Kindergarten questions answered

HUDSON – With assurances from state officials that the district will receive enough kindergarten funding to implement a quality program this fall at little, if any, additional cost to taxpayers, the School Board took a few more steps toward that goal at a special meeting Wednesday night.

Answered was the question of how many portable classrooms should be brought in, and where they would go, after lengthy discussion. By unanimous vote, the board gave the administration the go-ahead to pursue two doublewide portables, one for Nottingham West and another for Hills Garrison elementary schools.

According to legislative funding guidelines, the state would pay the cost of the portables, including their installation, on a three-year lease-purchase plan.

Each double portable can accommodate up to 80 students – 40 in each classroom, Superintendent Randy Bell told the board. As of Wednesday, he said, 177 children had been registered for kindergarten. Sixty-eight would attend Nottingham West, 61 would go to Hills Garrison, and 48 to Library Street School, according to Bell’s figures.

The concerns over whether the state would, in the end, provide funds it promised the district arose out of a brief statement in a state report that Bell read at last week’s School Board meeting. The issue was settled in subsequent conversations with state Department of Education administrator Ed Murdough, Bell said.

“My concerns have been alleviated,” he said after Wednesday’s meeting. “I think what happened is the state has been seeing (kindergarten funding) estimates going up across the state, which led (officials) to voice some concern about how much they’ll be able to come up with.”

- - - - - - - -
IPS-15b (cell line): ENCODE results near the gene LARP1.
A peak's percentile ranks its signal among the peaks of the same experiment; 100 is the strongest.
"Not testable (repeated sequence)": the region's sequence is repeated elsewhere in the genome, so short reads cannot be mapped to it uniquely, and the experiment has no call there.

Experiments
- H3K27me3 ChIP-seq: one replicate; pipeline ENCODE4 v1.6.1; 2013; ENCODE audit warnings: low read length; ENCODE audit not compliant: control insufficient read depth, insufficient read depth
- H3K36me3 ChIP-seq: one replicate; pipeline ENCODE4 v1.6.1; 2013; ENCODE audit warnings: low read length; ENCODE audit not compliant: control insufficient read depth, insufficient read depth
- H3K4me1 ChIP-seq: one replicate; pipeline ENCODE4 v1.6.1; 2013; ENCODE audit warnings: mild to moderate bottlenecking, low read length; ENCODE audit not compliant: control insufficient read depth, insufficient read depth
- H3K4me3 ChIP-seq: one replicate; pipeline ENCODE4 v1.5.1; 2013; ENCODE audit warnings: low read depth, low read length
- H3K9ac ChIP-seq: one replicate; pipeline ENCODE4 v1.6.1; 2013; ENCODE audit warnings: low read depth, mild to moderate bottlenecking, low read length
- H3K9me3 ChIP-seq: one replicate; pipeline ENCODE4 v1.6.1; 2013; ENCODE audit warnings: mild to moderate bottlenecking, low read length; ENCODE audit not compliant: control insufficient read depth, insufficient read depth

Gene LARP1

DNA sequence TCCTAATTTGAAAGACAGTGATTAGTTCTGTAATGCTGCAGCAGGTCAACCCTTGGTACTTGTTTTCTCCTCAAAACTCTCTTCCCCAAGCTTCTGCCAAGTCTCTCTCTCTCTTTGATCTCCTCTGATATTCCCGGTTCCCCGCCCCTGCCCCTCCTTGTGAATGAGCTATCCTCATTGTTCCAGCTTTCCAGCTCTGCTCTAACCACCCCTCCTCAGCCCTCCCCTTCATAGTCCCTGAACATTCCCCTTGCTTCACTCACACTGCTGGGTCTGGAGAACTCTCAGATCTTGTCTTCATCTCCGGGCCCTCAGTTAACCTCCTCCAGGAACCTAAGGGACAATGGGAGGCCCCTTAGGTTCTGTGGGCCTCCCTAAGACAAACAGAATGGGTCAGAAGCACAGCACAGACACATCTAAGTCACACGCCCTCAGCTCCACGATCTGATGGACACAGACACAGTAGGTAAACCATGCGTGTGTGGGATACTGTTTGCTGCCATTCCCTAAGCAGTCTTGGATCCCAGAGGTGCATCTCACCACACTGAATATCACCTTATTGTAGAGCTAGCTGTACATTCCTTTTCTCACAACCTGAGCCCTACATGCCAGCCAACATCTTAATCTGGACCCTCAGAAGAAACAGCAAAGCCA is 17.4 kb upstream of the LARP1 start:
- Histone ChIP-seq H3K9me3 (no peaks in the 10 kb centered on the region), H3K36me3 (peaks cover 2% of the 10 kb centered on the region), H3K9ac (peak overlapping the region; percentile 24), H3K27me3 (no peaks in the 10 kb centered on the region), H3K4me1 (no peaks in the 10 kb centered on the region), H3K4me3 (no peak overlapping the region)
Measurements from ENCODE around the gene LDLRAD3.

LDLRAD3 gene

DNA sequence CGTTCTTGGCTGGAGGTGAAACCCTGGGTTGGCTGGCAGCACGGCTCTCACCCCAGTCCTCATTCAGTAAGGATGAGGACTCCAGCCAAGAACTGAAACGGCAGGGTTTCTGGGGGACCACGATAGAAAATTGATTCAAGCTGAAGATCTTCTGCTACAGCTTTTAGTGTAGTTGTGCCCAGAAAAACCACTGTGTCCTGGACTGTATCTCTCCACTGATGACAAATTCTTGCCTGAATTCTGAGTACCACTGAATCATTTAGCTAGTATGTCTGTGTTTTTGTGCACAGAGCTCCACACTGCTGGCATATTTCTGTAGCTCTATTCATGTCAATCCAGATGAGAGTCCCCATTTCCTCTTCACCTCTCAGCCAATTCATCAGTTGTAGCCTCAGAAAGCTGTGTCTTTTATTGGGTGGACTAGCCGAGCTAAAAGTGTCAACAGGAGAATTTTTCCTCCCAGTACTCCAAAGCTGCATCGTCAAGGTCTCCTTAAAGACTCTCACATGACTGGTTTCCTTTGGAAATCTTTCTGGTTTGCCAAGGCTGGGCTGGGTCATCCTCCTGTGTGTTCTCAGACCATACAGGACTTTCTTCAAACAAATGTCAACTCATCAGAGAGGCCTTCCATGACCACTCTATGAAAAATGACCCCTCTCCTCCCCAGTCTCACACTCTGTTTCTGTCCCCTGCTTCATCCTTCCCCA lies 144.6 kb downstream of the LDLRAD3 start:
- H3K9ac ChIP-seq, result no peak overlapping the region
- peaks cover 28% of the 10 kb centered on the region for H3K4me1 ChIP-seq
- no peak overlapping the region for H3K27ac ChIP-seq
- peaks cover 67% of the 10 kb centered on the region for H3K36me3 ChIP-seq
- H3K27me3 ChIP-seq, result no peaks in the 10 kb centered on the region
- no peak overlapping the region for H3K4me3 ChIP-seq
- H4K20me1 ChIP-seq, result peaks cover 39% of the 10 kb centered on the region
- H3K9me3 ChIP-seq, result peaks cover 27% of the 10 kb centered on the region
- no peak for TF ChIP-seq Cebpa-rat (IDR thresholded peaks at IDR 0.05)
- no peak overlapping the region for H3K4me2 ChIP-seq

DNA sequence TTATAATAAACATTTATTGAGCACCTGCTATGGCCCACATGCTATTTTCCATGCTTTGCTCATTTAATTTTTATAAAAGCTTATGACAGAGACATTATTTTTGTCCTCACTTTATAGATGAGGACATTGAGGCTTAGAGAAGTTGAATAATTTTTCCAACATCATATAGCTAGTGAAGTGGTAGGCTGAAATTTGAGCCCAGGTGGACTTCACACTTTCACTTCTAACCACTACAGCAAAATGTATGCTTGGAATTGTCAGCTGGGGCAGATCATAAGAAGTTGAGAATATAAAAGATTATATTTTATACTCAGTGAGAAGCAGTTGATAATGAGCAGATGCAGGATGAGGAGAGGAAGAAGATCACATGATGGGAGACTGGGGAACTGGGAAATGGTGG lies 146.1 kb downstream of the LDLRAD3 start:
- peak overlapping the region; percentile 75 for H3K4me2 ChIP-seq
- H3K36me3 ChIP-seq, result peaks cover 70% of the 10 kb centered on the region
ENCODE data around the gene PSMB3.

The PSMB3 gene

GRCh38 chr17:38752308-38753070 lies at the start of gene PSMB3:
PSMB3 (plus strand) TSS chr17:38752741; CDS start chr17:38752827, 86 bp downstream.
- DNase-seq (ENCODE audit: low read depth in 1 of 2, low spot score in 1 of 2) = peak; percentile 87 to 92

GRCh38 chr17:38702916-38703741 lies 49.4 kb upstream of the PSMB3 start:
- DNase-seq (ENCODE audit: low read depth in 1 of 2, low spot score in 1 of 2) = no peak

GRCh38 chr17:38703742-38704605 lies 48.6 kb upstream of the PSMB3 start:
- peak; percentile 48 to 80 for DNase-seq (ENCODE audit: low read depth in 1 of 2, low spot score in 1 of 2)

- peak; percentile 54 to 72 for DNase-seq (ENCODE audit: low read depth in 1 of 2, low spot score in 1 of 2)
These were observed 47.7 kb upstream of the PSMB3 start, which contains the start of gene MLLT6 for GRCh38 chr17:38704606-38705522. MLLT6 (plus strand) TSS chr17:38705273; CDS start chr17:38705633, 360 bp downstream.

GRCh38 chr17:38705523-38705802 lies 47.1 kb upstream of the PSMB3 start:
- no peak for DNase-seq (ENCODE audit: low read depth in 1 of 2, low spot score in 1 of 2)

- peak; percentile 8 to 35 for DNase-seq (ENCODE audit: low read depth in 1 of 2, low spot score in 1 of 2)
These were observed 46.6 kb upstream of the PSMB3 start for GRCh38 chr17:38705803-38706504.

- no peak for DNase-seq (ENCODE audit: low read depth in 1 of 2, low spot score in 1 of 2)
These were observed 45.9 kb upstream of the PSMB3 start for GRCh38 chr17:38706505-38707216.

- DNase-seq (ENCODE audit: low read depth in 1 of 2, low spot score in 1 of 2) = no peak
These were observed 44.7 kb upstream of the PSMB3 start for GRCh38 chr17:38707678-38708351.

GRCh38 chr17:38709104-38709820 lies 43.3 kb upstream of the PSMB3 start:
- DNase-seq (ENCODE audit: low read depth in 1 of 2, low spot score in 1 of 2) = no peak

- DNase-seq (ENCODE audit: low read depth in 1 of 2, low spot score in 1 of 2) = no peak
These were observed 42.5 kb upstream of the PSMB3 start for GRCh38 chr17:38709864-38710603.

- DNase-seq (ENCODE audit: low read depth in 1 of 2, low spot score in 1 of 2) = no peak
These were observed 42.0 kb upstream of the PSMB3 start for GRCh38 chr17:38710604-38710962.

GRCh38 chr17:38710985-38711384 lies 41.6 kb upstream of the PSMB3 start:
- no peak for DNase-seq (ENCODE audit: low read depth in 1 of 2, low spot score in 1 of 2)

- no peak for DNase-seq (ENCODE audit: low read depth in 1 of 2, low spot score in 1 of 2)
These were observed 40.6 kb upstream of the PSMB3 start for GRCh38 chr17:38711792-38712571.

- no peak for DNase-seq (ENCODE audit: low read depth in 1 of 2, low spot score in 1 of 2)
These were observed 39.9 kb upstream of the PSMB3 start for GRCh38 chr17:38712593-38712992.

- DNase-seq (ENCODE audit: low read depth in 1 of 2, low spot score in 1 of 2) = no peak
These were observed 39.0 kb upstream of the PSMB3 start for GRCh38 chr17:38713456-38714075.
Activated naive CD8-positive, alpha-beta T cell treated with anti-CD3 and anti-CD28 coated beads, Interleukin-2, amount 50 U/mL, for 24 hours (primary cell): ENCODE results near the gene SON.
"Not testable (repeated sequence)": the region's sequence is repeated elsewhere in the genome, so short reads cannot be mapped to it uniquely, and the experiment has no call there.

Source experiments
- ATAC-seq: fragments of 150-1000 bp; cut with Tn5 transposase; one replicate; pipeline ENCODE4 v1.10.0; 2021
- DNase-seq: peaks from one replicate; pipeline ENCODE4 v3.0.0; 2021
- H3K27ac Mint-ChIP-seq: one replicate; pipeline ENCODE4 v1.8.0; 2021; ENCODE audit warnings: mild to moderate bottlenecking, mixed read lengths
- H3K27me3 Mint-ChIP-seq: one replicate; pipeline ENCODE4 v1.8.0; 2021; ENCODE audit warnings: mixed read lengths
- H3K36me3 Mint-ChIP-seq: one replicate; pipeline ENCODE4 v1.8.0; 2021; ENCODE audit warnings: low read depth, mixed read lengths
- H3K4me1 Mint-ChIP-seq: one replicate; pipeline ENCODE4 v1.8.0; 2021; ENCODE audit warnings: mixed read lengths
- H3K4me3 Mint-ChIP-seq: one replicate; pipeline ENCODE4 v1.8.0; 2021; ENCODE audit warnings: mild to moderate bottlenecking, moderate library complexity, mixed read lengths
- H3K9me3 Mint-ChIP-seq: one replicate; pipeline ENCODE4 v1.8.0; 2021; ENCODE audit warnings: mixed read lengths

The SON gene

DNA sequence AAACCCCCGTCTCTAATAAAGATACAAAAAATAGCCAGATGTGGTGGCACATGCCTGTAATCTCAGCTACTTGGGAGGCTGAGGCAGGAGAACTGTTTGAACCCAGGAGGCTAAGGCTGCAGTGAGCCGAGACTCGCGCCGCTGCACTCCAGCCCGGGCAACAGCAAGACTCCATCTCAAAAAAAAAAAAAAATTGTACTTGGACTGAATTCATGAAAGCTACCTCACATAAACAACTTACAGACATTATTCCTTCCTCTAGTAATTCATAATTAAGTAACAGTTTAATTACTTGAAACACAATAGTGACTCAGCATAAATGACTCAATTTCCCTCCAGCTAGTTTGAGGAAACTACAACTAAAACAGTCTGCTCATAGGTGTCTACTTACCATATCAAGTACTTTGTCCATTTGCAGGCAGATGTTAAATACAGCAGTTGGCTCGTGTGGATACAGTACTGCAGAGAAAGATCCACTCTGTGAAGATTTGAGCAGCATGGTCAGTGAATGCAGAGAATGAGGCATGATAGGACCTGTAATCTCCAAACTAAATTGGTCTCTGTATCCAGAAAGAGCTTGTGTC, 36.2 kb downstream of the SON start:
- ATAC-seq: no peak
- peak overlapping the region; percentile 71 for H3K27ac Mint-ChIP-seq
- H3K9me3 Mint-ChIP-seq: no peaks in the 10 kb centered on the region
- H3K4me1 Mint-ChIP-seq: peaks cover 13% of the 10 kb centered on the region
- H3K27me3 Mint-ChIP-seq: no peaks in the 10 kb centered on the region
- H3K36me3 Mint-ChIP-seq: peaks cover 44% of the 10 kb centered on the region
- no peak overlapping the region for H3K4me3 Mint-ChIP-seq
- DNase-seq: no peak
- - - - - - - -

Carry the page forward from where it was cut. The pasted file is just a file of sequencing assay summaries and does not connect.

“I’ve got no qualms, now that I’ve spoken with Ed,” he said. “I’m confident now that we’ll be able to implement the high-quality program we want with minimal, and possibly no, impact to taxpayers.”

Current figuring also takes into account the possibility that the kindergarten enrollment number may rise roughly 10 percent, to around 200, by the time every child is registered, Bell said.

But officials are also looking ahead to fall 2010, Bell said, when it’s expected that enrollment will spike significantly over the 2009 numbers. He chalks that up to the likelihood that parents of many 5-year-olds, rather than guess whether Hudson would have public kindergarten this fall, had already enrolled their children in private kindergartens.

The board shied away from planning a portable for the Library Street School because of the tight quarters. “It would probably have to go in the spot where the youngsters now play, so we’d rather not put one there if we can help it.”

Library Street principal Scott Baker, who was one of several educators in the audience, told the board he can create two kindergarten classrooms – one by moving the Head Start program to Hills Garrison, the other by combining the school’s two resource rooms.

Another topic discussed Wednesday night was whether the district would be able to use part of its expected federal stimulus funds to pay additional staff that may be needed.

The board continues its hectic schedule Monday, when it holds its regular bimonthly meeting at 6:30 p.m. in the selectmen’s room at Town Hall.